Payton enters 1,000-hit club on down note

ORIOLES NOTEBOOK

Loss ruins moment for veteran

Ray delivery under inspection

Notebook

June 15, 2007|By Roch Kubatko | Roch Kubatko,Sun Reporter

When a player collects 1,000 hits in his career, it can mean only two things. That is, when you're Orioles outfielder Jay Payton and you're doing the math.

"It either means you're old or you're young and really, really good," Payton said, one day after reaching the milestone. "And since I'm not young and really, really good, I guess that just means I'm old. But I've been able to stick around long enough to get it, so I'm doing something right, I guess."

Manager Sam Perlozzo was a little more generous in his praise.

"For me, it's someone who's been able to stay in the game for a long enough time and produce on a consistent basis. And that's pretty difficult to do," he said. "The really good players make adjustments ... so I think that's a compliment to him."

Payton, 34, had four hits in Wednesday night's 9-6, 11-inning loss to the Washington Nationals, including a checked-swing single in the ninth that tied the game and earned him a souvenir baseball.

"You make up for the line drives you do hit [that are caught], so I got one back there for a little checked swing," he said.

"It was bittersweet. You know, if we'd have won the ballgame ... but bottom line was we lost the game. So, it was kind of hard to really feel good about it. It was just another hit, really."

Payton, signed as a free agent in December, said he wasn't aware that his single was No. 1,000 until returning to the dugout, where hitting coach Terry Crowley broke the news.

"I had no idea," he said. "I'm more worried about us getting on the winning track."

Having won in the past, Payton finds it tough to deal with the Orioles' tumble into last place. Before last night, they had lost nine of 11 games.

"The main thing is that you want to be playing baseball in August with a purpose," he said. " ... We're headed the wrong way, so we need to turn it around so that you're not playing the last two months of the season for pride.

"You want to be able to go out there and play and think, `Hey, if we put a little streak together, we're going to have a chance, whether it's the division or the wild card.' The main thing is, you want to get in the playoffs at the end of the season."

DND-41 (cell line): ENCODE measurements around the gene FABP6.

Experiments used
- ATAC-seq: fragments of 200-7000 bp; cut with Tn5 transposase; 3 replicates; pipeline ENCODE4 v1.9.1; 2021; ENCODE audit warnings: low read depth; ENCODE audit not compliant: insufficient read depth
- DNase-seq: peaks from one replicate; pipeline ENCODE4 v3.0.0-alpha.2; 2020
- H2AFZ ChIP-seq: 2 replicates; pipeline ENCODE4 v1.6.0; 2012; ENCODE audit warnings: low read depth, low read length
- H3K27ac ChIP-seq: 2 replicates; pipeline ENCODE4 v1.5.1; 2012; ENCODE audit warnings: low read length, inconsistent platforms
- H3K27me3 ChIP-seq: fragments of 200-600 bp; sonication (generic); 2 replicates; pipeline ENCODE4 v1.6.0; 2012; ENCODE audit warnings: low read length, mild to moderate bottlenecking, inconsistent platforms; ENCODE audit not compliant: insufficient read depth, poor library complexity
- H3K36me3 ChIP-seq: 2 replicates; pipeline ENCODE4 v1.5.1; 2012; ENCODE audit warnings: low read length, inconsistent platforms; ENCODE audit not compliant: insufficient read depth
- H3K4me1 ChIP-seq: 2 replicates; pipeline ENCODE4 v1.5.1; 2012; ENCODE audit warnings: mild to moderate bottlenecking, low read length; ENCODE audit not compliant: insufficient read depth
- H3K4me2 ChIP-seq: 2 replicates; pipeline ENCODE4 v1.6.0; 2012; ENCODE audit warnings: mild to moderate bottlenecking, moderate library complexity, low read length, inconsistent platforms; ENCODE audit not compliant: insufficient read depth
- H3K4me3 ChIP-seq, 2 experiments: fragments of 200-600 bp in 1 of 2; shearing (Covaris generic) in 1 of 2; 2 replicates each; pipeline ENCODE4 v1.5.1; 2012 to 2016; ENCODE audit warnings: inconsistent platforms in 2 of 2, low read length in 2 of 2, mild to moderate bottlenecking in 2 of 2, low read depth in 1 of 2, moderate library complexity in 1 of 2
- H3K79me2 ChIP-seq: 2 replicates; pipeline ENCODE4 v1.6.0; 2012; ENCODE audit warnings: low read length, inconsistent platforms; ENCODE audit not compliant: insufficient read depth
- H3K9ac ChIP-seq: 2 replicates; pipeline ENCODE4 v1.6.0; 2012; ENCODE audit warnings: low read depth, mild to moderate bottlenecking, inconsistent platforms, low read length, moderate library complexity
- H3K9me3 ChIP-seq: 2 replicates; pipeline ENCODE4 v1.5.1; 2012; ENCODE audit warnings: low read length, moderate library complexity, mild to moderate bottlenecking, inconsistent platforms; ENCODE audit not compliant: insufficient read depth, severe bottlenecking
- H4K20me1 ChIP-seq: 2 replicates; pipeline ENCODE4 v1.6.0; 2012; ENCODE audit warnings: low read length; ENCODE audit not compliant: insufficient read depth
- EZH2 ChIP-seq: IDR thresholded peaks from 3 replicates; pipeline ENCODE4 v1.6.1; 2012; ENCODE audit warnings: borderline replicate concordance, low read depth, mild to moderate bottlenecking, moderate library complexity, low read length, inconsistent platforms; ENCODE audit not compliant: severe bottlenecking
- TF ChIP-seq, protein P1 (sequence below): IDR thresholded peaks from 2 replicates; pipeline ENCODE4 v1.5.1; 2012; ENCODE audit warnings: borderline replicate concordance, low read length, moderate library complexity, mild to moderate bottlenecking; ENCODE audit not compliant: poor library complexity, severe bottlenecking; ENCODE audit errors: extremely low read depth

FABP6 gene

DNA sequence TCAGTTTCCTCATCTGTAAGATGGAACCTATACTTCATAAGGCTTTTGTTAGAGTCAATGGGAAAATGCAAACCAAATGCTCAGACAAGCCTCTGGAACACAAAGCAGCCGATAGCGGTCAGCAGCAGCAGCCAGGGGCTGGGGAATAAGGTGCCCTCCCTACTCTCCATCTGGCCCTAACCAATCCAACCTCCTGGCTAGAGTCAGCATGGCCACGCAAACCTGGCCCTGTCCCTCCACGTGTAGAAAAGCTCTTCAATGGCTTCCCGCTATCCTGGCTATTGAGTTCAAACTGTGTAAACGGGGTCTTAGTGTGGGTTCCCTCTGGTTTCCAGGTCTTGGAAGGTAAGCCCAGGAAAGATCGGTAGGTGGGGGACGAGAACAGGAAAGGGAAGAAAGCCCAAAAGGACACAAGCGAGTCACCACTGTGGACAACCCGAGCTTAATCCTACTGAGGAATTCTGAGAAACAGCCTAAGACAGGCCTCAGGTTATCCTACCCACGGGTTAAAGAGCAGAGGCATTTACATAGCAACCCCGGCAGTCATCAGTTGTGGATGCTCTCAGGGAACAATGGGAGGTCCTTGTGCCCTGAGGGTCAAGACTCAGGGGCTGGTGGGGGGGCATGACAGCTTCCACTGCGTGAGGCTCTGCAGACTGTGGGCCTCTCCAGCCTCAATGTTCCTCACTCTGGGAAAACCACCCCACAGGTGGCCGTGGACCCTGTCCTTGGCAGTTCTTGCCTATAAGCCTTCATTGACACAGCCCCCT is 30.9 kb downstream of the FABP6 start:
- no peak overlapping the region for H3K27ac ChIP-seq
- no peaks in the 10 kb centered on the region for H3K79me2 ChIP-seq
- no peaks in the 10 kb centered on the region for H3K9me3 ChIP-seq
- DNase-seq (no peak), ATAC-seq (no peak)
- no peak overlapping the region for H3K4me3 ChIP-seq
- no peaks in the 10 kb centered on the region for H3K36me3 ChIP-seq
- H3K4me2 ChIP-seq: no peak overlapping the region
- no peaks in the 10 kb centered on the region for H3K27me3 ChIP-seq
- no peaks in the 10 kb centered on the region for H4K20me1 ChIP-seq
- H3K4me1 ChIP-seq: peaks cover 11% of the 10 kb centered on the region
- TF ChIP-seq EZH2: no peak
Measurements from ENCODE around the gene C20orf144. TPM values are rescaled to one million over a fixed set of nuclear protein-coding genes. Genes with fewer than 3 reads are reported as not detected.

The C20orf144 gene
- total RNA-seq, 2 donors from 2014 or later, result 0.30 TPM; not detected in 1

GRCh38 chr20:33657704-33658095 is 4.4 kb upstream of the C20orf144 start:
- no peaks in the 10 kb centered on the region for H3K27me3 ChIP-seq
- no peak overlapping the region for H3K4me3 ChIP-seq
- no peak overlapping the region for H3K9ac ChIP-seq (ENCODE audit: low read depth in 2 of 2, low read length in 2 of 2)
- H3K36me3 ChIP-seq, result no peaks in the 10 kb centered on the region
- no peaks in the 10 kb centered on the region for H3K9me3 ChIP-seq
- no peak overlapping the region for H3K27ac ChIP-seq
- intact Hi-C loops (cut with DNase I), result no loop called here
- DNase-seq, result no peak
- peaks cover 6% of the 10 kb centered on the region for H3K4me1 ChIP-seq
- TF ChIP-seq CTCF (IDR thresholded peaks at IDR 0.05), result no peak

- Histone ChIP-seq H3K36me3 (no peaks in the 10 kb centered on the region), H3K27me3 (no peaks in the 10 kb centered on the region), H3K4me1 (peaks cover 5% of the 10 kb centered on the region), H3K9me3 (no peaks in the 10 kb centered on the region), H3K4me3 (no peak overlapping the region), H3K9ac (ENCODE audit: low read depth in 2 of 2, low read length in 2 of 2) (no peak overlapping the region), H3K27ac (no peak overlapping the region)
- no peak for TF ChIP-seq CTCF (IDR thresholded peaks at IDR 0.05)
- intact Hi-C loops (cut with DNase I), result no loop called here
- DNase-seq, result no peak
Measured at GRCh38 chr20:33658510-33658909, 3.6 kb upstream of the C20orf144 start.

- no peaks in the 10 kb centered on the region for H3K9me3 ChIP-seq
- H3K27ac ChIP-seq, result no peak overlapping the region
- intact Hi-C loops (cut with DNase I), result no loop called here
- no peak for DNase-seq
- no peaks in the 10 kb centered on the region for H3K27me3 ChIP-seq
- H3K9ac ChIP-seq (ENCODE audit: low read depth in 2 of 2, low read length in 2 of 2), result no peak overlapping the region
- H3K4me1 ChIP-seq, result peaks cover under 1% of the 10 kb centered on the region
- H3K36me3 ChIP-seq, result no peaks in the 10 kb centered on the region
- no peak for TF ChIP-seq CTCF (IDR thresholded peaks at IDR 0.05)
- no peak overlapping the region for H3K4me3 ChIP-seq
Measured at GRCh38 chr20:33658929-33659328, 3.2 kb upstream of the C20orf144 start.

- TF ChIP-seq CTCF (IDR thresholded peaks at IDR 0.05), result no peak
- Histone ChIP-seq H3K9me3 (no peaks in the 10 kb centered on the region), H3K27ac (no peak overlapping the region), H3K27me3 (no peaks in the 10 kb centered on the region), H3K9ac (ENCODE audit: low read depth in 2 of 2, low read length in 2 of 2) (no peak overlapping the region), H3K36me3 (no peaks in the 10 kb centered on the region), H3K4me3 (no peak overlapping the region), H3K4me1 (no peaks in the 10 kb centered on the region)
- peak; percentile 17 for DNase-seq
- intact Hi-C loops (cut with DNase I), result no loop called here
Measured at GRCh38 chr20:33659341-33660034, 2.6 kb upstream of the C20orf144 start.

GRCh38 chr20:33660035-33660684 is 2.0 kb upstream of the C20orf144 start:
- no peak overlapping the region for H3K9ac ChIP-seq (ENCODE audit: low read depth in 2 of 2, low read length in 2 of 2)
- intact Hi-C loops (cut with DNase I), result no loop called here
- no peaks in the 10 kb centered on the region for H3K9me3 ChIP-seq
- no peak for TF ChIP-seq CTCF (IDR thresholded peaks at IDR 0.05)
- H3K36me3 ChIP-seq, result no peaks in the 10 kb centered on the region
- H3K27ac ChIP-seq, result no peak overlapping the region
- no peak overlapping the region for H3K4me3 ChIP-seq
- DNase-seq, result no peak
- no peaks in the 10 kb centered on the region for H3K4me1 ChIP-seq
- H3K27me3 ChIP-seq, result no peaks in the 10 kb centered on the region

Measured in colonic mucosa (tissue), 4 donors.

Is Ray rushing?

The Orioles have noticed that closer Chris Ray seems to rush his delivery from the stretch, which limits his effectiveness. It happened again Wednesday night when Felipe Lopez reached him for a bases-clearing triple in the 11th after Ray allowed a two-out bloop single and two walks.

"When he gets into the stretch position and becomes set, instead of sitting there for just a little more than half a second or so and gathering himself and then going, he gets to a point where he gets into the stretch and bounces and he's going to the plate," Perlozzo said. "I think if he just relaxes and slows the game down and becomes set, takes his time and makes a good pitch, he'd be better off."

Ray is coming dangerously close to committing a balk, which team executives Mike Flanagan and Jim Duquette noted after Wednesday's game.

"You could be if you do it too quick," Perlozzo said.

A set lineup?

Once the Orioles return from their next road trip, which takes them to San Diego and Arizona, Perlozzo said he'll try to stay with a set lineup rather than continuing to rotate certain players.

"Rotating guys around is a lot easier when you have everybody hitting. It's just a fact," Perlozzo said. "You know, you can go and shoot four guys and rest one guy every fifth day, and you're playing four days in a row. But it's awful hard to justify one guy sitting and one guy playing when they're all struggling.

"I think that after we get back from that West Coast trip in the National League, we need a little bit more of a set way to go about this thing."

The current system isn't getting Corey Patterson in the lineup very often. He has started twice since June 5 and returned to the bench last night.

"I'm sure it's hard because, as competitors, we all like to be in there every day," Patterson said. "But he's the manager and he's trying to get all of us in there. He's communicated that to us."

roch.kubatko@baltsun.com

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